What do I need to know about illegal evictions?
It is illegal for your landlord to evict you by changing the locks or turning off your utilities. Your landlord also cannot stop you from getting into the apartment. The landlord must first get a court order. This is usually called a Warrant of Eviction. Then, your landlord must ask a law enforcement officer to serve the order on you.
What are some examples of illegal evictions?
· locking or removing a tenant's door
· shutting off the utilities
· taking the tenant's property out of the apartment
What can I do if the police don’t help stop the illegal eviction?
If you are told, "Sorry, that's a civil matter," don't give up. Ask for the officer's name and badge number. Then ask to speak to the officer's supervisor.
You may be able to sue the town if the police will not even take a police report about the illegal eviction. To do this, talk to a lawyer. You would have to quickly file a Notice of Claim against the city, village, town, or state.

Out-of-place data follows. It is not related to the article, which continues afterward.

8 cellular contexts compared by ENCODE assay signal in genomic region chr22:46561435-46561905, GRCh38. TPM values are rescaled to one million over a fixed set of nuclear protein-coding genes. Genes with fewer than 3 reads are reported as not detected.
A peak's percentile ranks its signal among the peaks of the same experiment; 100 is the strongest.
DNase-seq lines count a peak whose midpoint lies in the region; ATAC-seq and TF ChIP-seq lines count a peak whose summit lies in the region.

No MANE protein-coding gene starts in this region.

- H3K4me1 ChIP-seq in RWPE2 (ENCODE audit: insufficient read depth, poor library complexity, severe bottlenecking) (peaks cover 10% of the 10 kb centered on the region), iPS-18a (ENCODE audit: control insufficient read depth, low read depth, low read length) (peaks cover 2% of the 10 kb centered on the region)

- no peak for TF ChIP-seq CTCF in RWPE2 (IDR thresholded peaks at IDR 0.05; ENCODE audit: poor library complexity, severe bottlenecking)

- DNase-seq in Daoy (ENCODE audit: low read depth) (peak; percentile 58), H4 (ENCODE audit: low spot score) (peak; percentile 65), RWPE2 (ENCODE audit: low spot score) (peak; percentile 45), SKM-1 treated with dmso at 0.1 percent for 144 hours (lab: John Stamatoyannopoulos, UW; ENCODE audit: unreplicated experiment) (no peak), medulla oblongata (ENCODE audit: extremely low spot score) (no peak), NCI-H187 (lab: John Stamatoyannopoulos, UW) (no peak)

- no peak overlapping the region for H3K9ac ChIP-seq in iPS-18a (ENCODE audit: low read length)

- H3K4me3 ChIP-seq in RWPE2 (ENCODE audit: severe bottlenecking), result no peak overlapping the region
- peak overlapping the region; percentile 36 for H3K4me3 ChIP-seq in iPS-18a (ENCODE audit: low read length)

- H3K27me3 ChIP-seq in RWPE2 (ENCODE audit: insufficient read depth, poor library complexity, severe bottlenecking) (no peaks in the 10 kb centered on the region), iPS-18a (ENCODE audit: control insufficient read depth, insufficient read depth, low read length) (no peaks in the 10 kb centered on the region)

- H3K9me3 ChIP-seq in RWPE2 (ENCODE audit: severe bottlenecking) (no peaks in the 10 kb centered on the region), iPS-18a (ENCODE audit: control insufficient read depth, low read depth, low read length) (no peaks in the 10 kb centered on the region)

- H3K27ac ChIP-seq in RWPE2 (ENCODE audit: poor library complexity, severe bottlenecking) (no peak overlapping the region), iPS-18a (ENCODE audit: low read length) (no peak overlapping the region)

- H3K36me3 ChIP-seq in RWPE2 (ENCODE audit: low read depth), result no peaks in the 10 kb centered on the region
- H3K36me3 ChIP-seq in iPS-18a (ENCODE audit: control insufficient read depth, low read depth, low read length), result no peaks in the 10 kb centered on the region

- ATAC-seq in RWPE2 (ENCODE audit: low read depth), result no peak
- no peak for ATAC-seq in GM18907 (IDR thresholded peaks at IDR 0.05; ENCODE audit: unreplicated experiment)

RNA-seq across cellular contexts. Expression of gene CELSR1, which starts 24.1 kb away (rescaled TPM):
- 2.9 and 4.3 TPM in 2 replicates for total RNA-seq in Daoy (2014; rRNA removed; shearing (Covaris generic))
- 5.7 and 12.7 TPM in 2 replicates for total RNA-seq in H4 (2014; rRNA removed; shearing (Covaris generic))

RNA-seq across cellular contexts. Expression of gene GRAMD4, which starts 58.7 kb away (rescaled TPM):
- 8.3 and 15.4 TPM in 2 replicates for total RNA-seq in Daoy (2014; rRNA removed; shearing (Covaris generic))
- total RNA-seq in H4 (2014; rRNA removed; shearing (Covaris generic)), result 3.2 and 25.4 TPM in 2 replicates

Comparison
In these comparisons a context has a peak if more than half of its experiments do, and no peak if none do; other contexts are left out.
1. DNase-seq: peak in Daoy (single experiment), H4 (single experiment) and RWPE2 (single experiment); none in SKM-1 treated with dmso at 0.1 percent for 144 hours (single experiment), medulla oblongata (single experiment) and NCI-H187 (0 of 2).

What else can I do?
You might be able to get "triple damages" for any losses or costs caused by the illegal eviction. You should keep proof of expenses that you had because of the illegal eviction. If you cannot get a lawyer to help you, you can sue your landlord yourself in Small Claims Court. You should know that the amount you can win there is limited.
Some cities (such as New York City) have other laws that protect tenants. Make sure you know what the law is in your town.
For more information, please see the article titled "General Eviction Information" on our web site.
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This article provides general information about this subject. Laws affecting this subject may have changed since this article was written. For specific legal advice about a problem you are having, get the advice of a lawyer. Receiving this information does not make you a client of our office.
rev 12/6/05 J. Hogue